In other words, my answer was not given because of any animus towards the man; quite the contrary. It was a serious and thoughtful response to the prompt, and I would argue the definitive correct answer. Suicide was a landmark punk band from the 1970s, and their music could not be farther from John Mayer’s normal work. Suicide was an aggressively confrontational group, who gave no thought to alienating their audience at their live performances. Suicide’s music was harsh, minimalist, and repetitive; in other words, not a match for John Mayer’s ostentatious and pyrotechnic noodling. The point was to reduce music to its most primitive level, relying on artificial sound from early synthesizers and drum machines. The addition of a guitar to this would in and of itself defeat the point of the band. And to further distinguish themselves from other good answers like Kraftwerk, Suicide was always a duo, with Alan Vega and Martin Rev being the sole members of their decades-long run. In this case, three’s definitely a crowd.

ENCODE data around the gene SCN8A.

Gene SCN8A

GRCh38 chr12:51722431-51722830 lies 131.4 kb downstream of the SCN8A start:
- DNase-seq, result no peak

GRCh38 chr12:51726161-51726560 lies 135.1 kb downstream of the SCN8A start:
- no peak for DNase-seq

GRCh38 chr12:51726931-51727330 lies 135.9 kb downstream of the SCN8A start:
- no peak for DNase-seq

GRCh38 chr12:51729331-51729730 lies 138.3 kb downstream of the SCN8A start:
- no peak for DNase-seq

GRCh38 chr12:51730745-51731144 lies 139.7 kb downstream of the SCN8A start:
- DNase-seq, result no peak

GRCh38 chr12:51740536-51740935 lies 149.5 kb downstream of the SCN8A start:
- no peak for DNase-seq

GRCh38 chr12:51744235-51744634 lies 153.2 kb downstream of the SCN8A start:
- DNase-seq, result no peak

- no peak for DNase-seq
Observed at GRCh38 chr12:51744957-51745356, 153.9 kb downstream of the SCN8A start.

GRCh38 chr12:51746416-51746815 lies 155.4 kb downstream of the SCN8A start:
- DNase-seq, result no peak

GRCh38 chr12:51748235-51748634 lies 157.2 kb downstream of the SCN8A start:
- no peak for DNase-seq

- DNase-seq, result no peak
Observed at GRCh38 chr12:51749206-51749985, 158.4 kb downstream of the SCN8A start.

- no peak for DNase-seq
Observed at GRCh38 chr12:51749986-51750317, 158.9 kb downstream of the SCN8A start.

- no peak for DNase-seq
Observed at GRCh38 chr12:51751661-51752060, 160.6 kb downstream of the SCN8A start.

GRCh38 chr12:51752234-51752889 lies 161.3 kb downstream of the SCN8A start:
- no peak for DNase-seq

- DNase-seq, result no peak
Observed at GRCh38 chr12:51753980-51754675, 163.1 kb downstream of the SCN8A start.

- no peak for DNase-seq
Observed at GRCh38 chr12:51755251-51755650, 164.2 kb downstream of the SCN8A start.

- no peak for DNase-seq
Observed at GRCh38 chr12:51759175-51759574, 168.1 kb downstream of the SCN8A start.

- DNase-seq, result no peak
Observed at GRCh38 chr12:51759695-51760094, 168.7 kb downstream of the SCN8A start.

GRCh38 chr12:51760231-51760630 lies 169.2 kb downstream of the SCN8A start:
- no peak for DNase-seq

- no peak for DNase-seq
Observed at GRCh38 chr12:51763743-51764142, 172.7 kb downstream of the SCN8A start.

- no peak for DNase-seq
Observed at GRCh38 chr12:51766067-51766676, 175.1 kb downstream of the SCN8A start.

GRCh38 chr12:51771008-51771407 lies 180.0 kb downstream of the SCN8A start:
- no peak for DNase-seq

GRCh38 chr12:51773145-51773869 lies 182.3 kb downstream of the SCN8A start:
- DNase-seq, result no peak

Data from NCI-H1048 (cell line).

So, what’s the controversy? For a few hours, there was none. In fact, my friend responded to my answer in good fun, with “You know he’d bring them to a whole nother level” [sic]. Nobody seemed bothered by it, but later that night I open up Twitter on my phone, and I can’t load up my Timeline. Apparently at some point that evening, either somebody reported the tweet (unlikely) or it was auto-flagged by Twitter itself.

And that’s when I began my battle with Twitter’s totally non-responsive bureaucracy.

In the big block of text preventing me from accessing my account, there’s a link to an appeals form. I fill it out, expecting it to be a quick fix. Surely a brief explanation with a handy link to Suicide’s Wikipedia page will fix the matter!